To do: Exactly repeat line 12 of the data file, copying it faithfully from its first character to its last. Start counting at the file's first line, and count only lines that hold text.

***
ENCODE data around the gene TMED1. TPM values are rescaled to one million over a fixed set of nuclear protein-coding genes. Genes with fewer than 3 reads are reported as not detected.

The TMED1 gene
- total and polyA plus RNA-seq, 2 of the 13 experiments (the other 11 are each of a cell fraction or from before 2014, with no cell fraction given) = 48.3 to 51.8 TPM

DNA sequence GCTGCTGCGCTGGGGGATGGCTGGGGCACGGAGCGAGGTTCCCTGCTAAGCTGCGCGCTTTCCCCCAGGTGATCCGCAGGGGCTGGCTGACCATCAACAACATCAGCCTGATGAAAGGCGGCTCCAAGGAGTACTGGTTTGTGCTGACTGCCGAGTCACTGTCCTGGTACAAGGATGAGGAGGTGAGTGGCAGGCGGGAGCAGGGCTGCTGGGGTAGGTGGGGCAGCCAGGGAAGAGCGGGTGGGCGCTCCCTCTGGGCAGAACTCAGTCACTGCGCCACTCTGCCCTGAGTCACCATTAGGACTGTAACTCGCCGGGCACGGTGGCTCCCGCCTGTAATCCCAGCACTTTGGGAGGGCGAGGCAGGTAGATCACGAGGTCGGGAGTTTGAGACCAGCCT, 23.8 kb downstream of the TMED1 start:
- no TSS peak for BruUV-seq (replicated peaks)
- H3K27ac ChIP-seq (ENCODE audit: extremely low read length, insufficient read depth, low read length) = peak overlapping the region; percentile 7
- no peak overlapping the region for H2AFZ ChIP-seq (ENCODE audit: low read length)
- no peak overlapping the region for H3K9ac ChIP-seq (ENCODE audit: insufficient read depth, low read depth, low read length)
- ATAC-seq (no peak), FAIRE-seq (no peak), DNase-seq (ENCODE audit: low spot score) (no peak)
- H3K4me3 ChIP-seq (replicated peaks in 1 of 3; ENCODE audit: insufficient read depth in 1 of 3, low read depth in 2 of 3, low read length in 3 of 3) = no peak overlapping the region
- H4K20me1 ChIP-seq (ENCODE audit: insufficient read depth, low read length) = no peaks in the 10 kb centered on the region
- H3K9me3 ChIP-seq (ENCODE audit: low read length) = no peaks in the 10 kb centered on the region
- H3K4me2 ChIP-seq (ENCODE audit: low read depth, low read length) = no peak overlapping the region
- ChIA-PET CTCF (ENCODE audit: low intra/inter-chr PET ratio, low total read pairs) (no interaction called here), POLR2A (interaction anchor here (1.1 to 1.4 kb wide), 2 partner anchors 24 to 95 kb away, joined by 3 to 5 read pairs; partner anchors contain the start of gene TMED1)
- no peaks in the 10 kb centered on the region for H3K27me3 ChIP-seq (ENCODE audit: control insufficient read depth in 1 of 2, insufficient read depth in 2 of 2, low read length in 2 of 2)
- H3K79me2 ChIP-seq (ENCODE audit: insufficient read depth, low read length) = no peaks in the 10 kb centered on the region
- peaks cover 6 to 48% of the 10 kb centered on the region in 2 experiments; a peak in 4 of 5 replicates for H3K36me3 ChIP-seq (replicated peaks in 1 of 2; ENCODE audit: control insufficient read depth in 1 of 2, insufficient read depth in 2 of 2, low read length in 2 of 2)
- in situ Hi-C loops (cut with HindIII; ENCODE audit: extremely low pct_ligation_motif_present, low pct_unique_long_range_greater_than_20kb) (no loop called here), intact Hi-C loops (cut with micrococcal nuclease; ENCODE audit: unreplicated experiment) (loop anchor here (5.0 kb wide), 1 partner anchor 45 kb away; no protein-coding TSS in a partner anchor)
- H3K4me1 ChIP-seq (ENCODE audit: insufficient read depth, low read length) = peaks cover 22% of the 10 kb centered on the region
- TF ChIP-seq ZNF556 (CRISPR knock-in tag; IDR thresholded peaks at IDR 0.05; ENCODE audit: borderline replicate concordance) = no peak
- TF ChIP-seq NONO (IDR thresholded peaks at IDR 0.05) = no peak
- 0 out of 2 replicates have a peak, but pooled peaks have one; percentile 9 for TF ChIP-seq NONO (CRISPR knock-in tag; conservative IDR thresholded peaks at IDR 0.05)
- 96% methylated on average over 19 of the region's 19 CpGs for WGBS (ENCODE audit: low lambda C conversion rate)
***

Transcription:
- H3K9me3 ChIP-seq (ENCODE audit: low read length) = no peaks in the 10 kb centered on the region